Unlike the smaller Scrambler models, with their low-slung exhaust systems, the design team for the 1100 decided on an under-tail twin-silencer system that draws strong design cues from Ducati’s Monster line. Fear not though, if you prefer the side-mounted silencer of the smaller sibling, there will be some nice side mount exhausts available from aftermarket manufacturers.
Ducati built Brembo M4.32 Monobloc 4-piston double disc brakes into the new Scrambler 1100, a noticeable upgrade in performance. Compared to the lighter 800 and 400 models which have only one disk in the front. And while the dual Brembos worked flawlessly on the road test, they were married to front forks that were set too soft. Causing significant front-end dive under firm braking. In general, the chassis was a bit too tight for me. When riding at high speeds on an uneven surface, the front end tended to move around a little more than I prefer. The saving grace here is that the suspension is fully adjustable at both the front and at the rear. Allowing you to fine-tune the preload, compression and rebound, with only a little effort. This level of adjustment makes it much easier to set the bike up to your weight, riding style, and road.
Although the new Scrambler is visually designed in a retro style, the technology concealed below its skin is state of the art. Cornering-ABS, previously found only on high-end sportbikes like the S1000RR and Panigale V4, comes standard and makes the motorcycle much more manageable when braking mid-corner. Last year, I had the opportunity to try out Cornering ABS on a test track. At the extreme lean angles that are only possible on closed courses. On back to back runs, on a bike then without cornering ABS, to now, it was very noticeable how beneficial this feature is in keeping the bike under control during the sensitive action of slowing your speed while leaned over.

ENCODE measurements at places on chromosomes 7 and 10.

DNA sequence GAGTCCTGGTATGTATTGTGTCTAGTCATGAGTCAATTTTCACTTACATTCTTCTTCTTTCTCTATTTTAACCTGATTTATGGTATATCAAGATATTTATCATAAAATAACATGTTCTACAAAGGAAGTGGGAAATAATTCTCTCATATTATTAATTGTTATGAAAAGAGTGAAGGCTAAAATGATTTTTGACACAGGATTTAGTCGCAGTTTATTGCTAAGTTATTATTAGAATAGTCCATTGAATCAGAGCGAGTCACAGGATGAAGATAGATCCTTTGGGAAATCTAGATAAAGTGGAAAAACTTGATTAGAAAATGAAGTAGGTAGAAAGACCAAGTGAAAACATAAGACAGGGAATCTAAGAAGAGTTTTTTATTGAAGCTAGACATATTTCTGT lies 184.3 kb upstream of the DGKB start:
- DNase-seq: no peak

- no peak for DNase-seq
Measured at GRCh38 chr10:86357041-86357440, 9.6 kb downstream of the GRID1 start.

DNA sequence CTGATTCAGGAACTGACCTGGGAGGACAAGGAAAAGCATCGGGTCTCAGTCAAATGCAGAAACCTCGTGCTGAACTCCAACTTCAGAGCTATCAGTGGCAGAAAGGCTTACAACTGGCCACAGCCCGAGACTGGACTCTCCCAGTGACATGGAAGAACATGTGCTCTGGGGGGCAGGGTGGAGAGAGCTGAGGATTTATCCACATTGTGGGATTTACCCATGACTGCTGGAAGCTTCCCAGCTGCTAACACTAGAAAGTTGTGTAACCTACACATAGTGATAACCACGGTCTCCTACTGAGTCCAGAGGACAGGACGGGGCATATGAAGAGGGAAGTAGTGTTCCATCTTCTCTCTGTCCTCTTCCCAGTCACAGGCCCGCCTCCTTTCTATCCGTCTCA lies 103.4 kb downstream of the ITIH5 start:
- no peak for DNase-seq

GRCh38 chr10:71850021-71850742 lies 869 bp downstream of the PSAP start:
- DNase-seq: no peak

In addition to traction control, LED headlights and a USB plug under the seat, the bike offers three different riding modes. ACTIVE, the sportiest, JOURNEY, the middle level and CITY, the softest, where it controls most gently and reduces the power to 75 hp. However, each of the riding modes is also individually adjustable. In addition, the modern Ride-By-Wire system ensures a very smooth response of the V-twin engine.
The display consists of a large round and a smaller oval element. It focuses on the essentials and displays speed, gear, speed, traction control level, driving mode, and fuel level. While I was not immediately enthusiastic about the design of the dashboard it grew on me throughout the day. And I’ve come to accept it as an acceptable compromise of classic and modern.
The new Ducati Scrambler 1100 is a beautiful retro-designed lifestyle bike. Furnished with the latest safety technology as standard equipment, such as Cornering ABS, Traction Control, multiple riding modes, and much more. As we would expect from such a well-endowed Italian machine, the price tag is steep. But you are getting a top-equipped, genuine Ducati. A bike that works well for a variety of riders.
The seating position is more comfortable compared to the smaller models in its family. The forks and rear shock are fully adjustable. The higher center of gravity and longer wheelbase make it feel a little less agile than the 400 and 800 Scramblers. But it looks generally more grown-up, bigger and stronger. The seemingly low 86 hp should be overlooked as the Scrambler 1100’s V-twin motor is all about torque. Which is available in ample supply. This beefy Italian is clearly stronger than it appears on paper. With a good mix of Scrambler look, Monster technique, and a fun engine paired with that banging V-Twin sound, the Scrambler 1100 just makes you really happy!